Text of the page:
The Pearl Button

Indiana University Cinema Bloomington, IN


Mohamed El Marzouki

Doctoral Candidate, The Media School, Indiana University


Alexandra Cotofana

Doctoral Candidate, Department of Anthropology, Indiana University

The Peal Button— Interacting with Geography: A Cultural Lesson

A post-film discussion centered on the film from an anthropological, religious studies, and political science point of view, focusing on local ontologies and how outside cultures need to understand the people of Chile, and especially tribes, as interacting with their geography differently than how other cultures may do so.

Indiana University Cinema Bloomington, IN

Film Synopsis

Filmmaker Patricio Guzmán examines the link between Patagonian waterways and genocide.

The ocean contains the history of all humanity, while the sea holds the voices of the Earth and receives impetus from the stars, transmitting it to living creatures. Chile, with its 2,670 miles of coastline, the largest archipelago in the world, presents a supernatural landscape with its volcanoes, mountains and glaciers. In it are the voices of the Patagonian indigenous people, of the first English sailors, and also those of its political prisoners. Some say that water has memory. This film shows that it also has a voice.

About the Speaker

Mohamed El Marzouki is a doctoral candidate at the Media School, Indiana University. His research interests sit at the intersection of youth citizenship, participatory media and politics, and creative cultural production in the MENA region. His dissertation project, Young and Creative: Dissent, Youth Citizenship and Participatory Media on the Moroccan Social Web, investigates the role that social media platforms play in enabling youth in the Maghreb region to create spaces for a culture of political dissent. With a focus on youth in post-Arab Spring Morocco, his research examines the affordances of social media technologies and their use for democratic and political change.

Prior to joining the School of Journalism, El Marzouki worked as a lecturer in communication at Al Akhawayn University in Ifrane, Morocco. Some of the courses he taught include News Reporting, Writing and Editing, Introduction to Mass Communication, Communication Theory, and International Communication. Before teaching at Al Akhawayn University, El Marzouki received an MA in media and communication from Goldsmiths College, University of London and a BA in communication from the University of New Hampshire. He is a native speaker of Arabic, fluent in English, and has working knowledge of written and spoken French.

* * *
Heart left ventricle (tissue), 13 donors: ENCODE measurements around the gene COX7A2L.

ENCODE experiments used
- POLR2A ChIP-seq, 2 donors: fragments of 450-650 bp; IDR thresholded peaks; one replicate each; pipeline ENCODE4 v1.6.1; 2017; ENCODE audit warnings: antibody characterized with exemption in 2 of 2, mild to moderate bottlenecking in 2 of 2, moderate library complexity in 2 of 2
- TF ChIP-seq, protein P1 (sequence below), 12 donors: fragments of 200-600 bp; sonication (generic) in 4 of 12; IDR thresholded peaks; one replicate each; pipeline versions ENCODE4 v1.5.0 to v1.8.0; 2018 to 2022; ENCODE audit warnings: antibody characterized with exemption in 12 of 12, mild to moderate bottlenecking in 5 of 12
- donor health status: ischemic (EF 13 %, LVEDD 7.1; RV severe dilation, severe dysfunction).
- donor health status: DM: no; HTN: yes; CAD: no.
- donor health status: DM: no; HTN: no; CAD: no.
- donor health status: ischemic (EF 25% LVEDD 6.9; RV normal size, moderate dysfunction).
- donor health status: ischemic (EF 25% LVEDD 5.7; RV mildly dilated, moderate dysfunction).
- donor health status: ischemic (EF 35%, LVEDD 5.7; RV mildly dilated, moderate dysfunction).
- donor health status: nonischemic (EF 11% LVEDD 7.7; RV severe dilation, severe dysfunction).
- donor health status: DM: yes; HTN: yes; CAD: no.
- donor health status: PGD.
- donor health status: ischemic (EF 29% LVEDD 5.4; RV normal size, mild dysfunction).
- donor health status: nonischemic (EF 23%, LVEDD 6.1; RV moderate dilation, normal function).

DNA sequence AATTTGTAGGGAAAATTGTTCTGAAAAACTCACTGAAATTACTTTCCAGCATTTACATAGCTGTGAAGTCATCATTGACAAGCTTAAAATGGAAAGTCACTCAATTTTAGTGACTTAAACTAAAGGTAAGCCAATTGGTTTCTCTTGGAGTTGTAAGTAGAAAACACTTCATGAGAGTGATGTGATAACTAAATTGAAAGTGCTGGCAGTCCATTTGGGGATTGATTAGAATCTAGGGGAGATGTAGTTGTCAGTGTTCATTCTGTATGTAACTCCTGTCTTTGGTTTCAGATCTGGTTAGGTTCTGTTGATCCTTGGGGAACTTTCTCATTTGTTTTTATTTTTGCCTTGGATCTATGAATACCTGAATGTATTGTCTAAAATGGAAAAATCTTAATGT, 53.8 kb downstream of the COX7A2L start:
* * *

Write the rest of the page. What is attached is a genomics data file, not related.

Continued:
Alexandra Cotofana is a PhD student in sociocultural anthropology, with research interests geographically focused on Romania and Ukraine. Topically, her interests include spirituality in socialist and post-socialist regimes, secondary economies, the anthropology of secrecy, gendered practices, medical anthropology, documentary-making and visual identities, and the anthropology of human rights. For her dissertation, Cotofana plans to analyze the effects of dictatorial regimes on spiritual practices and post-socialist divides within the Christian Orthodox ideology. She explores changes in the relation of religion and magic within Romanian Christian Orthodoxy, with a strong focus on magic practices. She was festival director for the In Light Human Rights Documentary Film Festival at IUB in March 2015. Cotofana completed her BA in political sciences and her MA in anthropology at the National School for Political and Administrative Studies in Bucharest, Romania.